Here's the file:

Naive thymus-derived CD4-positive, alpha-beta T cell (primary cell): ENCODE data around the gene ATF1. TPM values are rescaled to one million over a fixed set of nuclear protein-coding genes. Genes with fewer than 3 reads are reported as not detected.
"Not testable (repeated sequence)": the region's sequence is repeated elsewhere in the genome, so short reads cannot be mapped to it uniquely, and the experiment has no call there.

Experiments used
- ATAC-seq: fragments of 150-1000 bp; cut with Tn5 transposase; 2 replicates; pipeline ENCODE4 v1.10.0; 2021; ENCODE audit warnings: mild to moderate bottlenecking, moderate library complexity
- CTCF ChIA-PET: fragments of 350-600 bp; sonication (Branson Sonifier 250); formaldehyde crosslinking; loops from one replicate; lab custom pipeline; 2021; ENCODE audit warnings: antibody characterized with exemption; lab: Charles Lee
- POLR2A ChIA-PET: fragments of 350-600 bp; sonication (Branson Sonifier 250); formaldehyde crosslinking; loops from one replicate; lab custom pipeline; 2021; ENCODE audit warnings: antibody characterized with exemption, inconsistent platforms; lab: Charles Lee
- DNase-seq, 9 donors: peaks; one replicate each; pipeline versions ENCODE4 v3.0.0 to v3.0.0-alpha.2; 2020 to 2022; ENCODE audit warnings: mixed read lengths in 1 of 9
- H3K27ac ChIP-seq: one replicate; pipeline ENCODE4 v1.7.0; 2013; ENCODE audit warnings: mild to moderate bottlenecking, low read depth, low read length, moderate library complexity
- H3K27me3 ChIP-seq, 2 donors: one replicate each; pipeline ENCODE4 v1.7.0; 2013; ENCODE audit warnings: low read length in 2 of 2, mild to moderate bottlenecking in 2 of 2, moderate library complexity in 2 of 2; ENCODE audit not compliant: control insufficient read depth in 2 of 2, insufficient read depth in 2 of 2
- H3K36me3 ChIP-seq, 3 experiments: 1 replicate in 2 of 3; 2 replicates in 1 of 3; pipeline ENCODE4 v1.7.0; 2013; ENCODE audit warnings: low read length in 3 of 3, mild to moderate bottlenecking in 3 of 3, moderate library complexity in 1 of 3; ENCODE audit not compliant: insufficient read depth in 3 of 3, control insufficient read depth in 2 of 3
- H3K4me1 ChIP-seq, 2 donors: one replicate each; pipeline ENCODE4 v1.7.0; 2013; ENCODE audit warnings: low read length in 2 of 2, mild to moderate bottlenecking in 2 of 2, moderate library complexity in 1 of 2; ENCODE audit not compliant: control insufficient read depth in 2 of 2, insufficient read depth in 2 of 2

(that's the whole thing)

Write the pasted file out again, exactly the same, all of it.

Naive thymus-derived CD4-positive, alpha-beta T cell (primary cell): ENCODE data around the gene ATF1. TPM values are rescaled to one million over a fixed set of nuclear protein-coding genes. Genes with fewer than 3 reads are reported as not detected.
"Not testable (repeated sequence)": the region's sequence is repeated elsewhere in the genome, so short reads cannot be mapped to it uniquely, and the experiment has no call there.

Experiments used
- ATAC-seq: fragments of 150-1000 bp; cut with Tn5 transposase; 2 replicates; pipeline ENCODE4 v1.10.0; 2021; ENCODE audit warnings: mild to moderate bottlenecking, moderate library complexity
- CTCF ChIA-PET: fragments of 350-600 bp; sonication (Branson Sonifier 250); formaldehyde crosslinking; loops from one replicate; lab custom pipeline; 2021; ENCODE audit warnings: antibody characterized with exemption; lab: Charles Lee
- POLR2A ChIA-PET: fragments of 350-600 bp; sonication (Branson Sonifier 250); formaldehyde crosslinking; loops from one replicate; lab custom pipeline; 2021; ENCODE audit warnings: antibody characterized with exemption, inconsistent platforms; lab: Charles Lee
- DNase-seq, 9 donors: peaks; one replicate each; pipeline versions ENCODE4 v3.0.0 to v3.0.0-alpha.2; 2020 to 2022; ENCODE audit warnings: mixed read lengths in 1 of 9
- H3K27ac ChIP-seq: one replicate; pipeline ENCODE4 v1.7.0; 2013; ENCODE audit warnings: mild to moderate bottlenecking, low read depth, low read length, moderate library complexity
- H3K27me3 ChIP-seq, 2 donors: one replicate each; pipeline ENCODE4 v1.7.0; 2013; ENCODE audit warnings: low read length in 2 of 2, mild to moderate bottlenecking in 2 of 2, moderate library complexity in 2 of 2; ENCODE audit not compliant: control insufficient read depth in 2 of 2, insufficient read depth in 2 of 2
- H3K36me3 ChIP-seq, 3 experiments: 1 replicate in 2 of 3; 2 replicates in 1 of 3; pipeline ENCODE4 v1.7.0; 2013; ENCODE audit warnings: low read length in 3 of 3, mild to moderate bottlenecking in 3 of 3, moderate library complexity in 1 of 3; ENCODE audit not compliant: insufficient read depth in 3 of 3, control insufficient read depth in 2 of 3
- H3K4me1 ChIP-seq, 2 donors: one replicate each; pipeline ENCODE4 v1.7.0; 2013; ENCODE audit warnings: low read length in 2 of 2, mild to moderate bottlenecking in 2 of 2, moderate library complexity in 1 of 2; ENCODE audit not compliant: control insufficient read depth in 2 of 2, insufficient read depth in 2 of 2